After installing Unity and creating a new project, we selected Windows Universal Apps as the build target, and enabled virtual reality under Build Settings - XR Settings:
The other two packages we incorporated from the start where:
- TextMesh Pro: Now free, gives you much sharper text and it’s easier to work with than the default Text component in Unity.
- VRTK: Library used for various VR interactions which works out of the box with Windows MR headsets. We manually imported the latest code from the master branch.
Data model definition
Since we had a clear idea of where we were headed, it was important to spend some time mapping out the main entities our application will have. Of course, this model will be updated over time.
As a starting point, we have three main entities:
- Target objects: interactable objects that are in the environment. For now just cubes but could include any model we want the user to interact with.
- Commands: actions we want target objects to be able to carry out. For example “moving” or “scaling”.
- Programs: a list of commands which can be executed.
This is a simplification of the actual implementation, as there are many nuances such as the UI that belongs to each command, or the difference between an abstract command and an instance of a command with actual parameter values and a related target object.
Creating commands in VR
1. The user selects an object with the tracked controller. A panel opens up with a list of available commands:
2. The user selects a command. A panel with command parameters opens up:
3. The user enters parameter values (for now can only be done with keyboard, but we’ll add a VR keyboard):
4. The command is added to the program
Running lists of commands
The user can press a virtual button to execute the commands. This will execute all the actions in a sequence.
We’ve only created one command for testing: move(), which allows the user to move an object across an axis.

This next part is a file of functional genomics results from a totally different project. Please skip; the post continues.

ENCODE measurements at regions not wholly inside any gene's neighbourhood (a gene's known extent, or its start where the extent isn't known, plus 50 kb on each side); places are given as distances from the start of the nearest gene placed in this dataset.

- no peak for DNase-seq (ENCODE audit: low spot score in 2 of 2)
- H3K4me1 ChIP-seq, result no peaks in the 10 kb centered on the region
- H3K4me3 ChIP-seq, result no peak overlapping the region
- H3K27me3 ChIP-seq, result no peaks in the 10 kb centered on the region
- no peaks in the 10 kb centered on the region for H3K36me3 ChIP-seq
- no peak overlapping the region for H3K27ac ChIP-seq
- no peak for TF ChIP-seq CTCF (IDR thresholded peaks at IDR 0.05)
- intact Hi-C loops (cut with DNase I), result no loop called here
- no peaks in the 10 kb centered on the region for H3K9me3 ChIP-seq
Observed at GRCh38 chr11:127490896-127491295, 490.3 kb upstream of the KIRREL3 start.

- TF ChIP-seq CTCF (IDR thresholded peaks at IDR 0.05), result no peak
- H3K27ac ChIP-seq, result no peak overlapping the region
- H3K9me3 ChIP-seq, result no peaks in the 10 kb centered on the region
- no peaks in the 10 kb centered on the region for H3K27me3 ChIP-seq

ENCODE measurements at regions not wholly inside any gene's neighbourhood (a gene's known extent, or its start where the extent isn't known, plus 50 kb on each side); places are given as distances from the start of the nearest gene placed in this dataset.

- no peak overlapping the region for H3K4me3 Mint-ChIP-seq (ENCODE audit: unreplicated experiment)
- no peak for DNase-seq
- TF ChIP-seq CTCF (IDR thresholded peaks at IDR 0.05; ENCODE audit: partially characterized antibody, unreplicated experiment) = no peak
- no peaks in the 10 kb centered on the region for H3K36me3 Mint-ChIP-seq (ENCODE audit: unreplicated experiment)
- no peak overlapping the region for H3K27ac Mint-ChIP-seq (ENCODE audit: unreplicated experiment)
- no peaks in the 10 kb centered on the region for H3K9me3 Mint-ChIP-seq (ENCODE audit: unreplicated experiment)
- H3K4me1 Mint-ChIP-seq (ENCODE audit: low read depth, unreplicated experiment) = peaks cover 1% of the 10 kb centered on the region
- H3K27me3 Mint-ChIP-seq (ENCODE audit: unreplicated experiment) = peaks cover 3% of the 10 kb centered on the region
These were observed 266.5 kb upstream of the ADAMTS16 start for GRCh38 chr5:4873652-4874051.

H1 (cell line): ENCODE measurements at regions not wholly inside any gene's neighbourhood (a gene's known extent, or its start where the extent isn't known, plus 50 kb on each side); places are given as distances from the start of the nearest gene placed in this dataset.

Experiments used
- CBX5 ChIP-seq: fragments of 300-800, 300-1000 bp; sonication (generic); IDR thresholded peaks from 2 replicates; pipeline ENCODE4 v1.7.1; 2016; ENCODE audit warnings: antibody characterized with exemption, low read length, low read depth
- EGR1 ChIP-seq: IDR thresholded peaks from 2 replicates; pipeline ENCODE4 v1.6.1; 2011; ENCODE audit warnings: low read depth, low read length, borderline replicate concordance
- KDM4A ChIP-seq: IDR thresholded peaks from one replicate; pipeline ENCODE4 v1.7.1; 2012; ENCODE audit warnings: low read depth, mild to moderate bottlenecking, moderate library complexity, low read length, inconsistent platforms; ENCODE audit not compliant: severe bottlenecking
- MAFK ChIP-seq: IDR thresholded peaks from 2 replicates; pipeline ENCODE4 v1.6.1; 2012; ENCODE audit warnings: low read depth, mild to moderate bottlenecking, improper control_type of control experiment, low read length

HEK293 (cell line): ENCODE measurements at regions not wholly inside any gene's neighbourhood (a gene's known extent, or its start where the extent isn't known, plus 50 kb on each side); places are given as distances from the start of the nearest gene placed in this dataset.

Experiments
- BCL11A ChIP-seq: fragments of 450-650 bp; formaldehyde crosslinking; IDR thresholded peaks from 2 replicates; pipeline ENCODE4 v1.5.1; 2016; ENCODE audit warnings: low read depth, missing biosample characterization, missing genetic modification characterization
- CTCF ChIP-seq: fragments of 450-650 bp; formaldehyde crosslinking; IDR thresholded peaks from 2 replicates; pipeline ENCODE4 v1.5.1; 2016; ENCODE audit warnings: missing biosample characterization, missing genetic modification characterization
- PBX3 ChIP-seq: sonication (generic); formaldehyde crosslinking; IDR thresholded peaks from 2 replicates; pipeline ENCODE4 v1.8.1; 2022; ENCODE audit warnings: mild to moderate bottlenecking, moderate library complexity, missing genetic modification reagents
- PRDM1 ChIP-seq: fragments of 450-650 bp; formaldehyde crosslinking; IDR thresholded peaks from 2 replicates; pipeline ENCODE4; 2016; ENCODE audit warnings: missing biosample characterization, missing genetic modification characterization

When executing a command, if there is a collision the task stops and the next one is executed. This will allow us to create challenges in an environment that feels real.
- Connecting all the dots. Basically putting together a mix of scriptable objects and prefabs that get passed along the different parts. This took a lot of iterations. We had issues such as parameters of a command affecting all past commands, or the endless creation of commands which could produce performance issues in a production environment.
- Design (ongoing). We are still exploring and trying to figure out what the app will actually look like. Having this basic functionality is a first step towards creating a demo activity that actually makes sense. We still have to define the art style, scale and UI look and feel.
- Improve the design and create a demo activity
- Give the user more control by letting them change / delete commands from a program
- Challenge completion logic, when successful or failure
- Show a thumbnail of the target object in the command list, so users can know which objects are being used in each command
Of course, a lot of left in terms of the commands and content we want to create:
- More commands
- Conditional logic, let the user define courses of action based on variables
- Loops and recursion
- Explore other computer science abstractions
- Make elements interact with each other (explosive elements?), hook that to condition logic